ADDITION: The video of Ann playing “Who Loves You” is here.
The Four Seasons. From left, Tommy DeVito, Franki Valli, Bob Gaudio and Nick Massi
I have been a huge fan of The Four Seasons since the first time I heard “Rag Doll” in the summer of 1964. According to Billboard magazine, they rank #9 in hit songs (number of records on the Hot 100) of all artists since the magazine was created in the 1950′s. In spite of that huge success, they were never “trendy” and didn’t get the acclaim of many of the other artists of that era.
In 2004, Kathleen and I traveled to La Jolla, California to see a show about Frankie Valli and the Four Seasons called “Jersey Boys.” We were blown away. People were — literally — dancing in the aisles. Night after night the show was selling out and its run was extended multiple times. We got to stay after the show and talk to its creators and were excited when we learned they were going to take it to Broadway.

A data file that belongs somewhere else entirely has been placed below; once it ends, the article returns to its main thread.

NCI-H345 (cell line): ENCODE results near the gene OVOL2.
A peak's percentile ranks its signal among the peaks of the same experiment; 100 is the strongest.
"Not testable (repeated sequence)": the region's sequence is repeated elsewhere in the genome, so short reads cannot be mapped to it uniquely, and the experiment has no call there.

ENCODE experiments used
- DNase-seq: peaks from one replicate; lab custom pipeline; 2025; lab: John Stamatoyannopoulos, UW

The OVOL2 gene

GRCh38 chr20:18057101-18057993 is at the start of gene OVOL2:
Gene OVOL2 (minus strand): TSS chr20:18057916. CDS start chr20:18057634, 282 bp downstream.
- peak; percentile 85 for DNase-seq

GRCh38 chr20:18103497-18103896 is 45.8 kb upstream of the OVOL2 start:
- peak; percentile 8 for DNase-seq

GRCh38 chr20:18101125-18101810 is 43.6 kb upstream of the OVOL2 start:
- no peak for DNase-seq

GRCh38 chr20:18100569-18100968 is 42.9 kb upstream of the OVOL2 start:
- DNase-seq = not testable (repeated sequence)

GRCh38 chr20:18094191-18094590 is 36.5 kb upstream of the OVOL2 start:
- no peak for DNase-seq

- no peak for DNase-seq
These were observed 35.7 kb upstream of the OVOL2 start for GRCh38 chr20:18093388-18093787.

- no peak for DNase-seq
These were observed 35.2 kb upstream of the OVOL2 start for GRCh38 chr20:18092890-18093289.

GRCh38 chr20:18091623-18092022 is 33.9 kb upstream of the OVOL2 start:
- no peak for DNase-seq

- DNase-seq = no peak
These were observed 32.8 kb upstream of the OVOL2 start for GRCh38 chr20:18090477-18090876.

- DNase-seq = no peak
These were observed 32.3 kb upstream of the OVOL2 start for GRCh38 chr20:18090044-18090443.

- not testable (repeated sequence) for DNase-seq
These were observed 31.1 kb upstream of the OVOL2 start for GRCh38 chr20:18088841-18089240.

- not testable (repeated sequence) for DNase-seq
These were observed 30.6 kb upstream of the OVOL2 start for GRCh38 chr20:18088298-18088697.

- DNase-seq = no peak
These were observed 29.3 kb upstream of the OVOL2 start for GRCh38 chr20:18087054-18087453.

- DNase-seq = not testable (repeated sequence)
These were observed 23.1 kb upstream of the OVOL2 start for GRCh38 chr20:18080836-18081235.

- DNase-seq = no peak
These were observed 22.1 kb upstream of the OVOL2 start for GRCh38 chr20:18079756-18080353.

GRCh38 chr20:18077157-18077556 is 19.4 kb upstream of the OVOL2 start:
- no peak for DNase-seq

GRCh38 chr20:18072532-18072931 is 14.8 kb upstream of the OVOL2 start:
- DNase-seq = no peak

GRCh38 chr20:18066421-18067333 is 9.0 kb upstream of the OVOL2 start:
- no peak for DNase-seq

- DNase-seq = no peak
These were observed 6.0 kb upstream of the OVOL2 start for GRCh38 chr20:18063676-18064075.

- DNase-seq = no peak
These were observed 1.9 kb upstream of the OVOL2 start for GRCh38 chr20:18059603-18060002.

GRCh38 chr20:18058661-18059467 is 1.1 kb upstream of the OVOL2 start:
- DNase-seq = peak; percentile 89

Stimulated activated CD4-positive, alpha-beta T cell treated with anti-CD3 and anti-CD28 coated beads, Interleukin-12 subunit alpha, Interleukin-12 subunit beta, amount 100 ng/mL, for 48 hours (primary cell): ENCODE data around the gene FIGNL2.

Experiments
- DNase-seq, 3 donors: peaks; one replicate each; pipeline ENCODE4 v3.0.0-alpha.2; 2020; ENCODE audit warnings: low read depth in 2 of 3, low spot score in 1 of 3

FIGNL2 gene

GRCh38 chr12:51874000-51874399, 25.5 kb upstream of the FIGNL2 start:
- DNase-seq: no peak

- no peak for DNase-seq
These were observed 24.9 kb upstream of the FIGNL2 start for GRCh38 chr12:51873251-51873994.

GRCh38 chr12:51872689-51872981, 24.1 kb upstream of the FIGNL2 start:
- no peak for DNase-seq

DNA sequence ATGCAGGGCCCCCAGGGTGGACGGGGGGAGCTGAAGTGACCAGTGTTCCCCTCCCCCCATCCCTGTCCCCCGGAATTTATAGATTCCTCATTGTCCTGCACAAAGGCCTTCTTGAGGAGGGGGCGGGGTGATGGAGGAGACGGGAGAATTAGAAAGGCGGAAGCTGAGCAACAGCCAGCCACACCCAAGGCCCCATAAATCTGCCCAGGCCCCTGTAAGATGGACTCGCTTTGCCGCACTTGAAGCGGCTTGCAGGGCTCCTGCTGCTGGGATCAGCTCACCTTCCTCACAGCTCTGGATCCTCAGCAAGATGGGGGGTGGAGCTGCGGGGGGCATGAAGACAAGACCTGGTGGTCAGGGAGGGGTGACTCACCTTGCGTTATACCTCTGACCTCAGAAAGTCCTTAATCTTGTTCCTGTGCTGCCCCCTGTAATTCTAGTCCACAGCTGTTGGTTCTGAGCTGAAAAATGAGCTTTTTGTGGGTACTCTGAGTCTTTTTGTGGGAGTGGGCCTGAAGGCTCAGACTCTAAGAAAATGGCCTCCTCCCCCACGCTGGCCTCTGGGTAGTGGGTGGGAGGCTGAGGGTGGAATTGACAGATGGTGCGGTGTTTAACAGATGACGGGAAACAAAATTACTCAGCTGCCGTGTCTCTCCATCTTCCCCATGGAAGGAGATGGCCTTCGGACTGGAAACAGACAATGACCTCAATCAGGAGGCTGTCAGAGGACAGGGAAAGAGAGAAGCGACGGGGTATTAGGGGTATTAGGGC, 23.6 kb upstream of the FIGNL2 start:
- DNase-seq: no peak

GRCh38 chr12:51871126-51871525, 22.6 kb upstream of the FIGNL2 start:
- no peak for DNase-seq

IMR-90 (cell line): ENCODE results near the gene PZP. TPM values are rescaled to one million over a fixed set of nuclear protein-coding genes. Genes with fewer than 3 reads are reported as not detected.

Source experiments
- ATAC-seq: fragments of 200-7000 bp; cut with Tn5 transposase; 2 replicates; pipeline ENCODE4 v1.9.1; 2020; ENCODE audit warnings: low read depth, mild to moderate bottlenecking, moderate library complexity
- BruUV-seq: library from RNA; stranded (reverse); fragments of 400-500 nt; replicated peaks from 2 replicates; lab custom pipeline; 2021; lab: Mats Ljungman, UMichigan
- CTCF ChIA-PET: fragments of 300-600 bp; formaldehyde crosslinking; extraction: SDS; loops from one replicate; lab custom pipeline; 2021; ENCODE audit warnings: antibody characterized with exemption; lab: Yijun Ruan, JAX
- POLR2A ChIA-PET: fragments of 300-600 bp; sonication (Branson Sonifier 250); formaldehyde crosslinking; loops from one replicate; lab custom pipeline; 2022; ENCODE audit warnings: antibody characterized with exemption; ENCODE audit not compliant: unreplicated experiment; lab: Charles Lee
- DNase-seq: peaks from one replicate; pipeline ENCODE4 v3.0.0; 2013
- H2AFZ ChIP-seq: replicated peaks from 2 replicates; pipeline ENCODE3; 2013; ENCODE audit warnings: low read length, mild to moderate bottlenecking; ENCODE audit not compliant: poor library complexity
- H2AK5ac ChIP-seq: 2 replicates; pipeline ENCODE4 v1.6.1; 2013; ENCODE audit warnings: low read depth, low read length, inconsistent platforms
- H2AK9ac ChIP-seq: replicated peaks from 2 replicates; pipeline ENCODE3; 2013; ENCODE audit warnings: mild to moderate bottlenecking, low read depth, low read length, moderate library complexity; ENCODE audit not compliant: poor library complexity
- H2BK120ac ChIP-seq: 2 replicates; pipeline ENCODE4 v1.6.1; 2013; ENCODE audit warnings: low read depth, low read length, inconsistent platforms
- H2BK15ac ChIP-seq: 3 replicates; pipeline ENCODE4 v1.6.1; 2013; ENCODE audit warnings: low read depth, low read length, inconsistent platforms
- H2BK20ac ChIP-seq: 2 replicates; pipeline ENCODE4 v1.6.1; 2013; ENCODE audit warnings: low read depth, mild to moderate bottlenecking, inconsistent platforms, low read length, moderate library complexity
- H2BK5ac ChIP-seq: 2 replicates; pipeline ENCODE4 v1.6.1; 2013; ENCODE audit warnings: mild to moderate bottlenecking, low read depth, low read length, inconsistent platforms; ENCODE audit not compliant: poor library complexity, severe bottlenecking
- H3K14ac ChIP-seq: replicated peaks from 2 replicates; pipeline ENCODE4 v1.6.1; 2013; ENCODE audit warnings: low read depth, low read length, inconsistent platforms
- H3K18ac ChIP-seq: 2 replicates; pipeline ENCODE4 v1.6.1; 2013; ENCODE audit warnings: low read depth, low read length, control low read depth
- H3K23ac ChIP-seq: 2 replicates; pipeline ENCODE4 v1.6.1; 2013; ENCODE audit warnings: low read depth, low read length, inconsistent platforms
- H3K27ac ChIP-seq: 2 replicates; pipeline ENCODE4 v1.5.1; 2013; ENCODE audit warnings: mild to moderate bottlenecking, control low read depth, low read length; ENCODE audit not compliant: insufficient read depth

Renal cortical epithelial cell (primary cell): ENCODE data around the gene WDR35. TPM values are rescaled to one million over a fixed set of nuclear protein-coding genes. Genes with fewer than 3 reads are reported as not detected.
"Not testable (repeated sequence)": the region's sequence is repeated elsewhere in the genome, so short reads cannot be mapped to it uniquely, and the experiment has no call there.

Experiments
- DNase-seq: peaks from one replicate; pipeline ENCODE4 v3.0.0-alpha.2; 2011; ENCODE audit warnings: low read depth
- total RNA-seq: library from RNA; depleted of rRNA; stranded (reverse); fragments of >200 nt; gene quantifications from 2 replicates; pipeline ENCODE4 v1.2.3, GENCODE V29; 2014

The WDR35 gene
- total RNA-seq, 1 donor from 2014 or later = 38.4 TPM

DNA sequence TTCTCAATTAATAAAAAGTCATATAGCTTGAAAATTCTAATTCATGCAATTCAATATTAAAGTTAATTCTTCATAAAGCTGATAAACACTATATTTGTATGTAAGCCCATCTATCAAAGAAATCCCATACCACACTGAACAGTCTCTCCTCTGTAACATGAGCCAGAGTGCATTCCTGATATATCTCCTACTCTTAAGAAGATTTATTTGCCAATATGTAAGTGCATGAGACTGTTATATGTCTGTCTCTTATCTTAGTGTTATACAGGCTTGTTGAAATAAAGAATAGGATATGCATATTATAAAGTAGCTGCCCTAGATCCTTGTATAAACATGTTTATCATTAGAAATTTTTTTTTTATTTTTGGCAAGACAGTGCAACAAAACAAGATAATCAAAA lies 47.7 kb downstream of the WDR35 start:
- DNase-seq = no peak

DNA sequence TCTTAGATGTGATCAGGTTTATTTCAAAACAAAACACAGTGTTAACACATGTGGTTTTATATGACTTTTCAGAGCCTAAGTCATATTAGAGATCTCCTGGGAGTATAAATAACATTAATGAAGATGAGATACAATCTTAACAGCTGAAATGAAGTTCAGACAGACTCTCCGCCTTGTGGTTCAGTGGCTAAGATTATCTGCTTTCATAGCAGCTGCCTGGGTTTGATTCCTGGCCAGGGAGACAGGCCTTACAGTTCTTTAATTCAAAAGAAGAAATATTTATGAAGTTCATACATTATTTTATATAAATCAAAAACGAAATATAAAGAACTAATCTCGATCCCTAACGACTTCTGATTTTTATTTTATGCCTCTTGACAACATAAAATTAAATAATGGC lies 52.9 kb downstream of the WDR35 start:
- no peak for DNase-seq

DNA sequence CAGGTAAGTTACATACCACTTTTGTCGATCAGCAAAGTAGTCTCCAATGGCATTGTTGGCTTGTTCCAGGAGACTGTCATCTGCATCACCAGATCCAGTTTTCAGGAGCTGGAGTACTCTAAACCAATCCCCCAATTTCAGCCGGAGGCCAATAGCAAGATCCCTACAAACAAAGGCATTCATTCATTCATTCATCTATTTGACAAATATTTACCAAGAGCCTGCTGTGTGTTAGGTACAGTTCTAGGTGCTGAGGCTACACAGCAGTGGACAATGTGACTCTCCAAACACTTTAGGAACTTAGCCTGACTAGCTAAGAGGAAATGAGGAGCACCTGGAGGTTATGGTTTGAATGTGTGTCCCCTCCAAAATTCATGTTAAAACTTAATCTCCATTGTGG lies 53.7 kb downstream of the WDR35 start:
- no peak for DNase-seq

On November 6, 2005, “Jersey Boys” opened on Broadway. Six days later, Kathleen, Tiffany and I were in NYC to see the show and it was immediately obvious it was going to be a blowout hit. I spoke with boxing promoter Don King and CBS’s Julie Chen that evening; they loved it, too.
The Jersey Boys Theatre in the Palazzo Hotel, Las Vegas
Now, 5 years, four Tony Awards (including best musical), one Grammy (best cast album), and $852,000,000 later, “Jersey Boys” is one of the biggest hits in the history of Broadway. If you haven’t seen it, make sure you make it a point to see it when you are in New York, Vegas, the touring company, Sydney or London.